Steven Morse personal website and research notes

Python class for Hawkes processes

This post is about a stochastic process called the Hawkes process. I offer some Python code for generating synthetic sequences and doing parameter estimation, and also cover some theoretical preliminaries.

I am using the Hawkes process in some on-going research — I found that it is popular enough to have a large, interdisciplinary literature, but specialized enough that the available software packages are few and far between. At the end of this blog, I link to several repos already out there for this family of models. They are high quality, production-level packages, and miles beyond what I offer here, but are in my opinion overkill for someone just getting started and needing some basic code to fiddle with.

I’m hoping to bridge this gap by offering both a beginner-friendly math exposition and an immediately useable, if relatively basic, code library in Python.

Hawkes Poisson comparison


We can define a point process as a random and finite series of events governed by a probablistic rule. For example, the ubiquitous Poisson process is a series of points along the nonnegative real line such that the probability of \(k\) points on any interval length \(n\) is given by a Poisson distribution with parameter \(\lambda n\). The bottom series of points in the figure above is an example of a Poisson process (with rate \(\lambda=0.1\)).

We may even consider a \(U\)-dimensional Poisson process, with \(U\) different Poisson processes generating events in \(\mathbb{R}^U\), each with a different rate \(\lambda_u\). Now, the overall number of points in a particular interval (or now more appropriately, volume) is again given by a Poisson distribution with parameter \(\lambda n\), where the rate \(\lambda = \lambda_1 + ... + \lambda_u\) (the Poisson superposition theorem). This additive property allows us to compute the probability that a particular event originated from a particular dimension \(u_i\) as \(\lambda_{u_i} / \lambda\).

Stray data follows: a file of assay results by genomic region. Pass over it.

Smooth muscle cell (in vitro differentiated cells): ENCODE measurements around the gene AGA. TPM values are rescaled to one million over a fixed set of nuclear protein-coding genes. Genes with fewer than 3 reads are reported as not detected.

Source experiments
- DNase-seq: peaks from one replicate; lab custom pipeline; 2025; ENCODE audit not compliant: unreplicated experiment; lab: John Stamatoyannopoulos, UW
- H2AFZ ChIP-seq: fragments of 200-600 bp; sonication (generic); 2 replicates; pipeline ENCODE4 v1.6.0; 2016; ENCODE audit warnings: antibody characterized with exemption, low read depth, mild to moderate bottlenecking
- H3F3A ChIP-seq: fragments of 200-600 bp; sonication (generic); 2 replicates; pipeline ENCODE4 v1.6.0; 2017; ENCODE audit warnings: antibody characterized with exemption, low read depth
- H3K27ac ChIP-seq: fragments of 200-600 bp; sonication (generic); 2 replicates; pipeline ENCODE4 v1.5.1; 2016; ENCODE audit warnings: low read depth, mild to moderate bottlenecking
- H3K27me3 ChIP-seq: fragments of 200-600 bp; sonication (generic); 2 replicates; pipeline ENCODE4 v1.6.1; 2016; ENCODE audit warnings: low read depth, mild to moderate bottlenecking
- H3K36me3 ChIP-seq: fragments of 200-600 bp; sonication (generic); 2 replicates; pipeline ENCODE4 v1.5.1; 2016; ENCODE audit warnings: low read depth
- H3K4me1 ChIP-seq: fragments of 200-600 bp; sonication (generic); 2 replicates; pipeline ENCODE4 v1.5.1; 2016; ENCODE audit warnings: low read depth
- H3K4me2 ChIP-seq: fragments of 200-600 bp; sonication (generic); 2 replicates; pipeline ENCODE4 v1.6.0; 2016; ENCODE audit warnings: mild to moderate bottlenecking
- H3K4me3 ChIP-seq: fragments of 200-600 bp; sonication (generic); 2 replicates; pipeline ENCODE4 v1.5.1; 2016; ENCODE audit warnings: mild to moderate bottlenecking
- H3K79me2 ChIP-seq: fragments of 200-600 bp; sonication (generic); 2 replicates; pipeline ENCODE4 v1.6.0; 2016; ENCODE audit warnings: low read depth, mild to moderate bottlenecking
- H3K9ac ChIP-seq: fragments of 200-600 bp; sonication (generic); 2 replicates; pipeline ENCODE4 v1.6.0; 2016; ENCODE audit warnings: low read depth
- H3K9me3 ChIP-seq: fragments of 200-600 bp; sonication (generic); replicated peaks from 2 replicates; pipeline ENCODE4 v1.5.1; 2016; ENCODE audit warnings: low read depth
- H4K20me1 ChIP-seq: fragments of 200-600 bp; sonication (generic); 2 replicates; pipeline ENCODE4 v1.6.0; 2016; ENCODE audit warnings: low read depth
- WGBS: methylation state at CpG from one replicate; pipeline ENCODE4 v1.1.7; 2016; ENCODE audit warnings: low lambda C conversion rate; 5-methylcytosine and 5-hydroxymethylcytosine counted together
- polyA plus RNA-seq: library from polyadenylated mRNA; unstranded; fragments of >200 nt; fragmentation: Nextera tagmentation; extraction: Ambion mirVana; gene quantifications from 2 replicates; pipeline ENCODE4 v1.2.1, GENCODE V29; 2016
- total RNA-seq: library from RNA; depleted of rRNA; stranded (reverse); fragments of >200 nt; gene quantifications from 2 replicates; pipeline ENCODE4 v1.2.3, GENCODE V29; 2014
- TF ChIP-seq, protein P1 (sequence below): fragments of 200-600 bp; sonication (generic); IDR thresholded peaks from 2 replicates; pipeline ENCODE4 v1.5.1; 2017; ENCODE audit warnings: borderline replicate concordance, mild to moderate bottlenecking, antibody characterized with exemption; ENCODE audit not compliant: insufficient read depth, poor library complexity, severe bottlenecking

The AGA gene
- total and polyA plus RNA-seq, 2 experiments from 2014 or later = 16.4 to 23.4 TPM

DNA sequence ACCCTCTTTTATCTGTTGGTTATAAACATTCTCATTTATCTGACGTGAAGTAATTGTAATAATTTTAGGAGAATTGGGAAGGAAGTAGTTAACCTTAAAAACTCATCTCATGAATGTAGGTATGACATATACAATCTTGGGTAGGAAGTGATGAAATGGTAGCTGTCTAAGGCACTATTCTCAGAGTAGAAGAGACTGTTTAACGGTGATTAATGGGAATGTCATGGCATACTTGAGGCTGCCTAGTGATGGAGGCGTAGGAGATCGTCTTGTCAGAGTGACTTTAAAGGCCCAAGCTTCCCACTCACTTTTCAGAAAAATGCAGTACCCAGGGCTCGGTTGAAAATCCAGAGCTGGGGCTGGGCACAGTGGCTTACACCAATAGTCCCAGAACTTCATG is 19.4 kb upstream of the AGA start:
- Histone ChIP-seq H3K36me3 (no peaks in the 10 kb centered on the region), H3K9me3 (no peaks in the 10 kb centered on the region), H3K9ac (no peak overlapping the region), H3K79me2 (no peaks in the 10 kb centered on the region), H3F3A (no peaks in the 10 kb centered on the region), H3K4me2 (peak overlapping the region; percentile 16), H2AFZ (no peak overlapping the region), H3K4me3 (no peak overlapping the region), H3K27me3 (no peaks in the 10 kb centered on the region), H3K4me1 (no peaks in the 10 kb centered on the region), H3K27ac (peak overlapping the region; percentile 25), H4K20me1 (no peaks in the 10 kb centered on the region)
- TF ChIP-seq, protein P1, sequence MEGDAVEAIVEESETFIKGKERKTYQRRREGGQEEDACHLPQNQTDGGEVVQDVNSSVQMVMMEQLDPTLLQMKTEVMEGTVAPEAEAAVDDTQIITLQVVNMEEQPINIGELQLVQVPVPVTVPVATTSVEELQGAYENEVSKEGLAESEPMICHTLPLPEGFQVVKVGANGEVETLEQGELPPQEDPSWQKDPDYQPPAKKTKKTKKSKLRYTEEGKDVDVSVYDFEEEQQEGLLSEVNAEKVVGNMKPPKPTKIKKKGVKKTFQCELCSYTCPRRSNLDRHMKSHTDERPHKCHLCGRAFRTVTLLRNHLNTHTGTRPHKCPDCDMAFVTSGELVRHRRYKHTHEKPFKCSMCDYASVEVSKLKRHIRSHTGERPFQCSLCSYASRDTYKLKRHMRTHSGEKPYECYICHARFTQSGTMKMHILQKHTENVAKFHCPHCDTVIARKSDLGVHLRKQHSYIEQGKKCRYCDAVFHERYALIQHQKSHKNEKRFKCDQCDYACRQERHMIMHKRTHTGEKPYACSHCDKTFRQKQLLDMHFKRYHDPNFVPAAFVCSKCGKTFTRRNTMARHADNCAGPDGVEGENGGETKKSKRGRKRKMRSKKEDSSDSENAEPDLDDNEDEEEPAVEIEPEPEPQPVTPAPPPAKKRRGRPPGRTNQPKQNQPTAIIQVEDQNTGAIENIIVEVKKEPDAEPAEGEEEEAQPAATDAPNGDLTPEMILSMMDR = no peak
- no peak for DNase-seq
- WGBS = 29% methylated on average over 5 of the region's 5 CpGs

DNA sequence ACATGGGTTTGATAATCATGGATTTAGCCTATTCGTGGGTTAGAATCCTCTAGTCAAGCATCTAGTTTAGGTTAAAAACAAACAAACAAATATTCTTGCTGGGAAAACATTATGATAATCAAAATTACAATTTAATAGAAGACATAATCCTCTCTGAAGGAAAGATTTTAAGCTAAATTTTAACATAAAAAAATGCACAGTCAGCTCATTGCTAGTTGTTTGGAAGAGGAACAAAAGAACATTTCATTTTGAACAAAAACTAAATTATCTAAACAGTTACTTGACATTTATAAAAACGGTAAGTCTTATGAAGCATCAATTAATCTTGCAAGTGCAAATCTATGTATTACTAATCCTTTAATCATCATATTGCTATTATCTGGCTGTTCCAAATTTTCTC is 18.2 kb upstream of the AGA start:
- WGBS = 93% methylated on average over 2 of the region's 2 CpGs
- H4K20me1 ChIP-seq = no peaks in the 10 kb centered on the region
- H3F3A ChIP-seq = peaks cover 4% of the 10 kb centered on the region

You can also show that the number of events in disjoint subsets are independent of each other. This leads to the critical observation that the Poisson process is memoryless. Another way to state this is that the interarrival time between two successive events is an exponential random variable, and therefore the probability of the next interarrival time is independent of the previous. This memoryless property makes the Poisson process an extremely tractable modeling tool.

Hawkes process

However, the memoryless property of Poisson processes means that it is unable to capture a dependence on history, or in other words, interaction between events. For example, we may want the event of an arrival to increase the probability of arrivals in the next small interval of time.

For this, we introduce the Hawkes process, which gives an additive, decaying increase to the intensity function for each new arrival. Now, the intensity function is only conditionally Poisson: that is, given the history of events \(\{t_i\}\) up to \(t\), the conditional intensity at \(t\), that is \(\lambda(t ; t_i < t)\), is Poisson.

Definition. Hawkes process. Consider a sequence of events \(\{(t_i, u_i)\}_{i=1}^n\) consisting of a time \(t_i\) and dimension \(u_i\) (i.e. the \(i\)-th event occurred at time \(t_i\) in dimension \(u_i\)), for \(t_i\in\mathbb{R}^+\) and \(u_i\in \mathcal{U}=\{1,2,...,U\}\). This sequence is a Hawkes process if the conditional intensity function has the parameterized form